Campus Life

Feeding Aggieland

Chef Luke Rayford has cooked at Texas A&M dining hall for 34 years. In addition to serving thousands of Aggies every day, he cooks turkeys for hundreds of local families every Thanksgiving.
By Caitlin Clark, Texas A&M University Division of Marketing & Communications November 23, 2022

Chef Luke Rayford pictured looking at a turkey on a rack in the foreground
Chef Luke Rayford looks over a rack of uncooked turkeys while working in the kitchen at Duncan Dining Hall on Nov. 23, 2022.

Laura McKenzie/Texas A&M Division of Marketing & Communications


Chef Luke Rayford isn’t concerned about needing to cook 100 turkeys on Thanksgiving morning.

It’s a familiar routine at this point, he says, so what is there to worry about? Rayford, like he does every year, will be up well before the sun to arrive at Duncan Dining Hall around 3 a.m. to put the turkeys – which he will have already thawed and seasoned – in the oven for about four hours. One thing the chef does know: When he gets home later that day, he won’t be eating any turkey, potatoes or dressing.

“I don’t want to see any more of that for a while,” said Rayford, who’s been a chef at Texas A&M University for 34 years. “I’m eating menudo and watching a football game.”

Rayford may downplay the cooking he does each Thanksgiving, but he plays a critical role in feeding hundreds of local families for the holiday each year. Thanksgiving in the Brazos Valley, now in its 39th year and organized by Epicures Catering, has been prepared at Duncan Dining Hall for the past 10 years, with Rayford in charge of the turkey. Each year, hundreds of volunteers for the nonprofit deliver about 1,000 meals to community members in need.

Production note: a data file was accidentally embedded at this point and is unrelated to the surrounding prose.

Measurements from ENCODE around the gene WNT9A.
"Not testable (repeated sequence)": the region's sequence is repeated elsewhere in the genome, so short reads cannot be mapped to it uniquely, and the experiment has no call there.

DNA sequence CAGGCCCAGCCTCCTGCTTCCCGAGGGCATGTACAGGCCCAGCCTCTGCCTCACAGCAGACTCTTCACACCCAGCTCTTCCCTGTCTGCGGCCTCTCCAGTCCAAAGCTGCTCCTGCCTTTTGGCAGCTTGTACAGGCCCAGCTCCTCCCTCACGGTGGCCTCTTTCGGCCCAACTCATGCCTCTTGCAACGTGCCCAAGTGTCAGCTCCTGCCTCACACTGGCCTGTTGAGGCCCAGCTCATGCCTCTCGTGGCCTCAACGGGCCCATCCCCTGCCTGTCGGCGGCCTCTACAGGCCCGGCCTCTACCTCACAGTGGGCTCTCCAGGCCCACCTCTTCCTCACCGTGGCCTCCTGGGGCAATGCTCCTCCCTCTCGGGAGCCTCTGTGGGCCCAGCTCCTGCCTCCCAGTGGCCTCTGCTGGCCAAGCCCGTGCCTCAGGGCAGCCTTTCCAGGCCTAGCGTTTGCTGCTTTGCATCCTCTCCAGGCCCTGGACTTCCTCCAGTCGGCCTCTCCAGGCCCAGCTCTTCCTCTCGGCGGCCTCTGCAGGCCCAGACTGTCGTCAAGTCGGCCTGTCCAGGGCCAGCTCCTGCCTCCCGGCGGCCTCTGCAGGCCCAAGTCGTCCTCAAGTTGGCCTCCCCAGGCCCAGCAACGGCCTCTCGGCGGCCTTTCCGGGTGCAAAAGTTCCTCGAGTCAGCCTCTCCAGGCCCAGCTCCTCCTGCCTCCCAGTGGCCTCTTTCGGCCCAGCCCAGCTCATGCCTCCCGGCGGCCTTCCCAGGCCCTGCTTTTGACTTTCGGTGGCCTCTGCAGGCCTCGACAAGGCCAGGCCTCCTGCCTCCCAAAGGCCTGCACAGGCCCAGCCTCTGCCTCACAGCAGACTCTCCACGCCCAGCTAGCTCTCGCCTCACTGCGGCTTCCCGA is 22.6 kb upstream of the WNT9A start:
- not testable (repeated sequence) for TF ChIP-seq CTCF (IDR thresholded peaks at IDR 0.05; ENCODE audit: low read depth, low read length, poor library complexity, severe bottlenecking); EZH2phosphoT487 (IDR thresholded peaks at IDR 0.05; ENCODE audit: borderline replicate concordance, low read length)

Chef Luke Rayford Standing in a kitchen next to vertical racks of uncooked turkeys
Rayford has worked at Texas A&M dining halls for 34 years. On Thanksgiving, he’ll cook 100 turkeys for local families.

Laura McKenzie/Texas A&M Division of Marketing & Communications


Even before the food was prepared on campus, Rayford volunteered his time to cook for Thanksgiving in the Brazos Valley for more than three decades. Rayford says his motivation is simple.

“I don’t want to see anyone go hungry, and this is how I can do my part,” he said.

This is also his approach as a Chartwells chef at Texas A&M dining halls. Rayford is used to feeding thousands of students each day, so for him, “100 turkeys is nothing.”

David Riddle, regional vice president for Chartwells and Aggie Dining, said Rayford is a good example of what he likes best about hospitality: “He’s humble, hardworking and his commitment to the student experience and his colleagues at A&M has been unwavering for 34 years.”

While he never attended Texas A&M, Rayford embodies many of the university’s core values, Riddle said.

“Thanksgiving in the Brazos Valley is a great example of living selfless service,” Riddle said. “This event is above and beyond his job here.”

A Bryan native, Rayford began cooking as a kid to pull his weight around the house while his parents were at work. He spent six years in the Army, and went to culinary school while at Fort Jackson in South Carolina.

After he left the military, Rayford got a job at Sbisa Dining Hall with the help of a cousin who worked there at the time. He’s been working for dining halls on campus ever since.

Rayford is going on about six years as a chef at Commons Dining Hall. Before working there, he put in 17 years at Sbisa and 12 years at Duncan, as well as some time in catering at the Memorial Student Center.

When he first started working at Sbisa, Rayford remembers making massive amounts of beef stroganoff in the dining hall’s 60-gallon kettles, often making three batches in the same day. He doesn’t have a favorite meal that he likes to prepare these days, but says students like macaroni and cheese and chicken tenders best.

“Chef Luke is a critical leadership piece to the team at Commons,” said Bradley D. Robertson, director of operations for Aggie Dining. “His guidance and demeanor are what set him apart from other culinarians.”

Rayford has an “unwavering commitment” to serve others, Robertson said. Even during challenging moments, Rayford remains calm. “He never says no, and he always supports anyone in need.”

True to this reputation, Rayford is modest about his years of service spent feeding Aggieland, whether for Thanksgiving or a normal breakfast, lunch or dinner shift.

“I enjoy cooking, but I also just enjoy being able to feed people and make sure they’re satisfied,” he said.

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